"The surface of Charôn is a frozen waste; there is no atmosphere, and the exterior is encased in a solid coating of ice which Kulthean Astrologers think to be as much as hundreds of feet thick. But under that coating of ice, Charôn is heated from within by volcanic forces, creating a (barely) livable environment in the thousands of caves and tunnels. It is here that the Dark Gods survive. The Third Moon is a sphere 350 miles in diameter. Even though it has a massive core, it only has enough gravity to barely maintain a small hold on objects. Thus, the caverns and warrens have the added disorientation of there being almost no perceptible 'up' or 'down'. Any poor unfortunates who are transported suddenly to Charôn will find themselves in a totally alien world. The caverns of Charôn are populated by all manner of monstrous creatures, awful travesties of life summoned to guard the passages of the Third Moon. GM Note: See Parts IV & V (Demons) for details of lesser creatures who might be lurking in the corridors of Charôn." - Shadow World Master Atlas Addendum (1990); page 37 (Note: The Master Atlas, 2nd Edition (1992), page 113, adds that the frozen ice might be carbon dioxide, and changes the GM note at the end to "See Demons of the Pale for details of lesser creatures who might be lurking in the corridors of Charôn." This edits out the typo where Part V is Kadaena's constructs, which was probably supposed to be Parts III & IV, the Demons of the Essaence and Void. It is specified on page 76 that they are "related" to the Dark Lords of Charôn, which is on page 23 of the Master Atlas Addendum. This is somewhat strange because both books, page 7 in the Addendum and page 29 on the Atlas 2nd Edition, have the Dark Gods originating in the essaence Chaos planes rather than the Void. Meanwhile the Demons of the Essaence from the Chaos Planes are left unmentioned.)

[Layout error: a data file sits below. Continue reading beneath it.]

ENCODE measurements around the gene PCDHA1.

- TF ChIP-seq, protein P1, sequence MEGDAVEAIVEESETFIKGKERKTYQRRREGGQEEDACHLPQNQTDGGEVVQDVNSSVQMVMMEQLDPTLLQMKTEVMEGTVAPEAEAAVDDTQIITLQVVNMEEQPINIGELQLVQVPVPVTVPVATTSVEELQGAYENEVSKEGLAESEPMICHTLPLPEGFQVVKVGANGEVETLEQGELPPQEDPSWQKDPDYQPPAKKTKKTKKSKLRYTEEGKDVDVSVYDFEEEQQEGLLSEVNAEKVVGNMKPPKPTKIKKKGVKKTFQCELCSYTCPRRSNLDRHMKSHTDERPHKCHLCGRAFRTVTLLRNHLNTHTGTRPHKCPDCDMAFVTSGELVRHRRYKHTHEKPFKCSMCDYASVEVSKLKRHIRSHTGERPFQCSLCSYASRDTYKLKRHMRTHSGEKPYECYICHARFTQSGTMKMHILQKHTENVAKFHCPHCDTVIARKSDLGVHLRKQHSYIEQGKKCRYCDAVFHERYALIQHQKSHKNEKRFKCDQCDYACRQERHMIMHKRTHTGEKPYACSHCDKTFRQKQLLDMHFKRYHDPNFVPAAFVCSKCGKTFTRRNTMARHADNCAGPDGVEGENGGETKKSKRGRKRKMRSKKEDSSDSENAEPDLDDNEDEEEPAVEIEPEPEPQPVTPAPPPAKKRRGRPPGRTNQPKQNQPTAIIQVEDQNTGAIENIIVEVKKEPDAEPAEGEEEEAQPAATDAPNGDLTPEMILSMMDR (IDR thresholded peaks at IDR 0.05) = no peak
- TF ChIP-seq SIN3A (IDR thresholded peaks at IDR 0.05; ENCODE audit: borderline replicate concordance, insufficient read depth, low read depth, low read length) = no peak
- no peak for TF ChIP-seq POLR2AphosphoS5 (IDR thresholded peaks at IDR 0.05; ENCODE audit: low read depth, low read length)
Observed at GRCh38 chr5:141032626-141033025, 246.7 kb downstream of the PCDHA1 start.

The repeated use of stalactites and stalagmites in the Broken Lands indicates the melting of ice by volcanic heat. This is very directly implied by the boiling sea of mud which is prone to geyser eruptions next to the ice slopes. However, the mountain range is depicted from the Dark Shrine as snow covered, which is still strange for a place without weather. It is presumably supposed to be precipitated steam. The crystal dome itself may be reference to the "powerful crystals" used by the Lords of Essaence to open and close portals on Charôn in the First Era. It is almost certainly supposed to be a Lord of Essaence artifact. It may even be a Lord of Essaence "speaking crystal", essentially, an Iruaric voice interface for a deep underground vault, with the surrounding crystals being the major part of its mechanism.